The initiative is being unveiled today in Edinburgh and Henry is hoping it can allow the new wave of potential European Tour players to make that switch as smoothly as possible.
Recalling his own experience when he turned professional nine years ago, Henry told Radio Scotland’s Good Morning Scotland: “In amateur tournaments, travelling with your friends playing a lot of team golf, you’ve always got a safety net there to bounce off people if you’ve not had a good day.
“You don’t get that when you are playing professional golf and, though it sounds a bit extreme, no-one cares. We are playing for money; we are playing for a livelihood.
“You realise that everyone is out there for themselves and the quicker you can get over the fact you are the one that needs to pick yourself up off the floor after a missed cut or whatever it is that is pulling you down.”
Caused by a decade’s worth of amateur talent having struggled to make that transition, the average age of the Scottish players currently on the European Tour is 37.
Henry, the youngest of that bunch at 30, was asked if it was the mental side of the game where Scots are coming up short in comparison to promising young professionals from other countries.
“If it’s not the most important thing, it is certainly one of the most important,” he added. “You need to be able to take the rough with the smooth, which you don’t really have to do that as an amateur.
“If you don’t play good, oh well. If you play good, then it’s obviously great. You need to pick yourself up in professional golf and that’s the toughest bit.”
Henry has spent the bulk of his pro career to date on the Challenge Tour, having narrowly lost his main Tour card at the end of 2013 before regaining it this season.
Asked if the failure of some players not cutting the mustard in the pro game was simply down to them not being good enough, he said: “There are so many factors and if not enough of those factors working well, you are not going to make it - that’s the reality.
“It’s not just about showing up and knowing that your short game and long game are good. It’s little pieces to the puzzle.
“I’ve had times where I’ve had no money to play, which is a bit of a shock. But the reality of it is that there is not a lot of money spread across to give more guys the opportunity.”
Padraig Harrington and Sergio Garcia have settled their differences - and apparently used Rory McIlroy’s weekend wedding to do so.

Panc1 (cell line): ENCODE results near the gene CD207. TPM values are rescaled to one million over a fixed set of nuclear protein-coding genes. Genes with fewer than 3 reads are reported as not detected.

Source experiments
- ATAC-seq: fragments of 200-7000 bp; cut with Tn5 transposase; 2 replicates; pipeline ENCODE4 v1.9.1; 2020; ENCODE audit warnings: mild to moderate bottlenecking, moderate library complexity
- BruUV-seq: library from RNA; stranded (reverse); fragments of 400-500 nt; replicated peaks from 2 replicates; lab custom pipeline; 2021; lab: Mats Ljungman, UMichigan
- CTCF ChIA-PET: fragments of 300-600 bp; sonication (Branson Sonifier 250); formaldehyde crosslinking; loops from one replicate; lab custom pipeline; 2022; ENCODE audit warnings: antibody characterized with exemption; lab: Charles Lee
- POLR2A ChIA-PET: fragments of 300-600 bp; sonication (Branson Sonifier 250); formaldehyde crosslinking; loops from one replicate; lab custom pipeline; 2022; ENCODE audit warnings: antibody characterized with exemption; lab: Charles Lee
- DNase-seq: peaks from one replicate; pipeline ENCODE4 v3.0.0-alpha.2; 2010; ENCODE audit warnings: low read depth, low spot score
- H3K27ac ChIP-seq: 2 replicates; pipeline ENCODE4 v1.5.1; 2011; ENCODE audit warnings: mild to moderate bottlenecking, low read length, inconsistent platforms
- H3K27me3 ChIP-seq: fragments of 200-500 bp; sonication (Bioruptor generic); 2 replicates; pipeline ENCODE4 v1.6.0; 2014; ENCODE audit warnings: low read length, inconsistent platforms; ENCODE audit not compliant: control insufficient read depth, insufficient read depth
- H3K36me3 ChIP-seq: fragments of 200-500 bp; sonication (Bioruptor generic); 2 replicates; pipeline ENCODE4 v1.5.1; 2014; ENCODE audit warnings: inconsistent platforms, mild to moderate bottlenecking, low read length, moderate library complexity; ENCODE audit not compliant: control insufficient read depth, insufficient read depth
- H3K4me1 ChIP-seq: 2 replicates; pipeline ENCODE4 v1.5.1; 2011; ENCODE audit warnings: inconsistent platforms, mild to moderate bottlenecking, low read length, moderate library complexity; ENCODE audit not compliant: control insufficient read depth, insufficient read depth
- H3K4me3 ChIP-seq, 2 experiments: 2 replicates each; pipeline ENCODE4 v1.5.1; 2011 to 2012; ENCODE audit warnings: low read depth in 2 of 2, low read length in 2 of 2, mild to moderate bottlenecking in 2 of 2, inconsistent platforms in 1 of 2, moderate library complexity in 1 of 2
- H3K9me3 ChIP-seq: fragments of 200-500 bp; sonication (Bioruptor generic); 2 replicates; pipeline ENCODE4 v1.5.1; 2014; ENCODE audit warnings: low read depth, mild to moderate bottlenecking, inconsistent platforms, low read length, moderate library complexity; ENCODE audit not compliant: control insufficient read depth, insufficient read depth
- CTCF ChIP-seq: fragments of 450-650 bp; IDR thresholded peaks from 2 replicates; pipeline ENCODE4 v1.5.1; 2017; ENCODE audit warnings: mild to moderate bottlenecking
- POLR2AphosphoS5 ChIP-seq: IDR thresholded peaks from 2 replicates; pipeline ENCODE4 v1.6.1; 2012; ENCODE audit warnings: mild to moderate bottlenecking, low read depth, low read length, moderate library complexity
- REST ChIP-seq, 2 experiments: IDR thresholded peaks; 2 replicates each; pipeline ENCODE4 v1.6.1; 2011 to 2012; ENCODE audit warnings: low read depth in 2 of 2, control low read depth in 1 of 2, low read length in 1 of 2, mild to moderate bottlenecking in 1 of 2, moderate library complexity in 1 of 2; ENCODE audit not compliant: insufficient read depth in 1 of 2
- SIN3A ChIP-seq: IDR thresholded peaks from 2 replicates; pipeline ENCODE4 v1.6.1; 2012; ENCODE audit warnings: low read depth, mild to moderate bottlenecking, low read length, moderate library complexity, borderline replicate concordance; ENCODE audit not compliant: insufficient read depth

The pair had made no secret of the fact that they weren’t exactly the best of buddies, a frostiness having been evident since Harrington won both the 2007 Open and 2008 US PGA at Garcia’s expense.
Even after Garcia became Masters champion earlier this month, Harrington described the Spaniard as a sore loser.
But, speaking at an event in Dublin organised by the R&A to promote this year’s Open at Royal Birkdale, the Irishman revealed that bridges have now been rebuilt.
“Sergio and I are on a much better footing,” said Harrington. “We’ve had a chat, because obviously clearly there was a bit of an elephant in the room about what I said.
“We have decided that we will look, going forward, at our similarities and the good in each of us rather than any other way. So we are in a great place. So if anything, it’s worked out for the better.”
Asked whether he met Garcia at McIlroy’s wedding in County Mayo on Saturday, a smiling Harrington added: “It was somewhere. As you would expect with these things, literally the first person I met was Sergio.
“It was something that needed to be done straightaway and the opportunity came up straightaway.
“I’ve got to say, Sergio made it very easy. He was exceptionally good about it. He already was well informed, which was nice.
“That he looked into the deal of it and he understood what I was actually saying.”
A strong Scottish contingent heads into action today in the opening round of the new PGA EuroPro Tour seaason.
Thirteen Scots have made the journey to Close House, near Newcastle, for the 54-hole Lookers Championship.
They include Jamie McLeary, who won the third-tier circuit’s Qualifying School at Frilford Heath earlier in the month, and Tartan Tour No 1 Greig Hutcheon.
Alva’s Lawrence Allan makes his pro debut after coming through the Qualifying School as an amateur while also in the field are two former Walker Cup players, Michael Stewart and Wallace Booth.
Completing the ‘Tartan Army’ are Craig Lawrie, Jordan McColl, Ryan Campbell, Louis Gaughan, Connor O’Neill, Fraser Moore, Neil Fenwick and Paul Shields
Jack Doherty is lying joint-16th heading into today’s final round of the Ras Al Khaimah Classic, a MENA Tour event in the UAE.
The Ayrshireman, who won the third-tier circuit’s Qualifying School in Morocco earlier in the year, shot a second-round 69 for a four-under-par total.
He’s eight shots off the lead after Englishman Daniel Owen stormed clear of the field at Tower Links Golf Club after opening with two 66s.
One of his closest challengers on seven-under is former Amateur champion Stephen Dodd.
Doherty’s fellow Scot, Clarke Lutton, is sitting in a share of 27th on one-under-par.